Thomas Demand Fondazione Prada / Venice

February 18, 2008

Photography can easily fake things. In order to fake them, you have to know the subject even better than usual: you must become the creator, the primus movens. GOD BEFORE THE SEVEN DAYS. But seven days are not enough for Thomas Demand to create his Processo Grottesco, because – lets say it – God can make mistakes, but Demand can’t. The grotto took him two long years to be accomplished. After many great shows, (to mention also Comizi di Non Amore by Francesco Vezzoli in 2005) Fondazione Prada is hosting Processo Grottesco by Thomas Demand at Isola of S. G. Maggiore in Venice.

The idea of the re-enactment, re-stage is becoming a big topic nowadays. There is a need of coming back to primordial, more primal images rather than being forced to produce original yet not so original new ideas. Without prehistory there wouldn’t be cavemen. I even suspect that prehistoric inscriptions were the first movies (don’t bullshit me with the Lumiere Bros).

When you enter Processo Grottesco you start feeling like a child in front of a big aquarium. This real size cave, illuminated from the back by a strong cold white light with all the possible stalagmites + stalactites (not even one was missing!) can give you quite a feeling. Before the Big Thing there are 2 long displays showing studies and researches of the Grotto. It must have been a long journey for Demand, not only to build such a huge cave, but all the acknowledgments took probably even more than 2 years. Shall I carry on with the description or should I leave it to some Darwinist bystander? I think it’s better in order not to get insulted by the real experts…

While Processo Grottesco is emotional and colossal, Yellowcake is witty and dry. Essential in their presentation, the photographs stand out for their subtle political aspect and for their ‘sad story’. Demand re-staged the offices of the Nigerian embassy in Rome, located in an ex fascist building, after being robbed and messed up by the burglars. Obviously the story is more complex than that.

The Niger uranium forgeries refers to falsified classified documents initially revealed by Italian intelligence. These documents depict an attempt by the regime of Iraq’s Saddam Hussein to purchase yellowcake uranium from the African country of Niger during the Iraq disarmament crisis.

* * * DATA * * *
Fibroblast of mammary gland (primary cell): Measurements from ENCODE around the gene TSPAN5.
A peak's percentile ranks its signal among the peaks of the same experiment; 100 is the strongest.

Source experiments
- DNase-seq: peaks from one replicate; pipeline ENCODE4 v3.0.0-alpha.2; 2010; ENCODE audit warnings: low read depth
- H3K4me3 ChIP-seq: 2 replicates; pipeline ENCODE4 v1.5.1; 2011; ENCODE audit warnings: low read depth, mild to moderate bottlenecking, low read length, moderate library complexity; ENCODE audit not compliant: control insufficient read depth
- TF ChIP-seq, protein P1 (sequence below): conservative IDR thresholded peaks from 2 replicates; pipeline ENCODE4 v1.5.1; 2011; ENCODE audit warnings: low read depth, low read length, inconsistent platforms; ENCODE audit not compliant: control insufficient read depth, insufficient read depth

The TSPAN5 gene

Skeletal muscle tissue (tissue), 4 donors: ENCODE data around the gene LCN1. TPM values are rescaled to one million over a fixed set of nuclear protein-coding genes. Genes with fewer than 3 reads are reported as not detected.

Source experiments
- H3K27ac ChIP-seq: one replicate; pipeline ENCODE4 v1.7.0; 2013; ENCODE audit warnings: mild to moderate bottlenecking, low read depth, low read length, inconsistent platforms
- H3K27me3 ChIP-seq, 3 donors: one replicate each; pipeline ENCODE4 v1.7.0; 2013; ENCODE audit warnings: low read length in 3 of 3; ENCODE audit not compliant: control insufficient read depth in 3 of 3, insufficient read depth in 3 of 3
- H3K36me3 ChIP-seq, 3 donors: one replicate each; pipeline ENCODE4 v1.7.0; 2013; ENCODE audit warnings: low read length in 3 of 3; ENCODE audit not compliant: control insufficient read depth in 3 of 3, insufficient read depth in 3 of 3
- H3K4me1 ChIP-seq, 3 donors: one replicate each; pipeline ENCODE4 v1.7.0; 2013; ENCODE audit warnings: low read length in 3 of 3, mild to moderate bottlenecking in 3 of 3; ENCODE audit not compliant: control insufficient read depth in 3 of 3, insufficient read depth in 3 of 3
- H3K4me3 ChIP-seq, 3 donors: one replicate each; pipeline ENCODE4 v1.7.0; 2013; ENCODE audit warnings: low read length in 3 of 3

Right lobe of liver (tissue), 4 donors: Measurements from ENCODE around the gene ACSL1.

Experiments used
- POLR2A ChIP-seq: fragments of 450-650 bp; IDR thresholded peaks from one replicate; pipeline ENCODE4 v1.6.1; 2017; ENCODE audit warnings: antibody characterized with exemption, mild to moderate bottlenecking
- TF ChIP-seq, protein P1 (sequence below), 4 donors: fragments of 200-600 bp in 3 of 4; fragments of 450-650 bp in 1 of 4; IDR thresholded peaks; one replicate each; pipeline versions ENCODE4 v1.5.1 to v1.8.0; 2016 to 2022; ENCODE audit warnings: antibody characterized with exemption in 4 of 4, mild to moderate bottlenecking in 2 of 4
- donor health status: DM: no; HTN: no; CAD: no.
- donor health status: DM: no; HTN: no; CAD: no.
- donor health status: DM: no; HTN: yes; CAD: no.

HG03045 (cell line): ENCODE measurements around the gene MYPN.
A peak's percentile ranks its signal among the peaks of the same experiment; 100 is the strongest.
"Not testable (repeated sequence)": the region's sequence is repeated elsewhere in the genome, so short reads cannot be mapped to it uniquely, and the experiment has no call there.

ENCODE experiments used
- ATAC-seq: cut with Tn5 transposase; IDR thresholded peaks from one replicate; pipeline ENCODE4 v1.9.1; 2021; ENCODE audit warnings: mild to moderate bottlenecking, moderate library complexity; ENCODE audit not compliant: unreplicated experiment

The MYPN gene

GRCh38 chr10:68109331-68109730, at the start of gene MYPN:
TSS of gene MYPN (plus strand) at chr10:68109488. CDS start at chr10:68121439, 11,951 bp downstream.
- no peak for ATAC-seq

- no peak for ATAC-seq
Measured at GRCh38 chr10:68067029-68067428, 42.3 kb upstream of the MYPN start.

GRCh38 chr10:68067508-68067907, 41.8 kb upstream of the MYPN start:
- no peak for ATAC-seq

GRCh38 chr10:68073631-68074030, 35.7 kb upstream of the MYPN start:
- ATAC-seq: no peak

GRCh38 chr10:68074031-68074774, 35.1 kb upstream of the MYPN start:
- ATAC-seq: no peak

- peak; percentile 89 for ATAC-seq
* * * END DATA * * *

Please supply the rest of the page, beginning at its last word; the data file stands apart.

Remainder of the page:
On the basis of these documents and other indicators, the governments of the United States and the United Kingdom asserted that Iraq had attempted to procure nuclear material for the purpose of creating what they called weapons of mass destruction, referred to as WMD, in defiance of United Nations sanctions. Yellowcake, a mixture of different uranium oxides and other uranium compounds, is a product of an intermediary stage in the production of enriched uranium for use in a nuclear reactor or a nuclear weapon.

Even though the affirmation was based on false intelligence (Italian and French secret services and CIA were involved) and people were informed after a few months, nobody dares to talk about it or even to mention it. Everybody forgets.

The interesting aspect about these pictures is the calculated realness of them. You wouldn’t guess those are model all made in paper: paper ashtray, paper table, paper pencils, drawers, elevator, doors, EVERYTHING entirely cut and glued together. The wittiness of all this stands in how real fake things can be, and that art-works can witness a historical – political event better than daily news. Overall I am utterly surprised by the brave artistic choices of Fondazione Prada, also thanks to Germano Celant’s presence. Miuccia Prada is not only putting a lot of effort and energy in her art projects – she takes her own risks by showing strong social-political statements.

So if you feel like a good trip to the Dolomiti, don’t bother go there – go to Thomas Demand in Venice, it’s far more realistic than the real cave.

Let’s face it, drinking Negroni suspended on Miu Miu platforms while watching art really pays it off!

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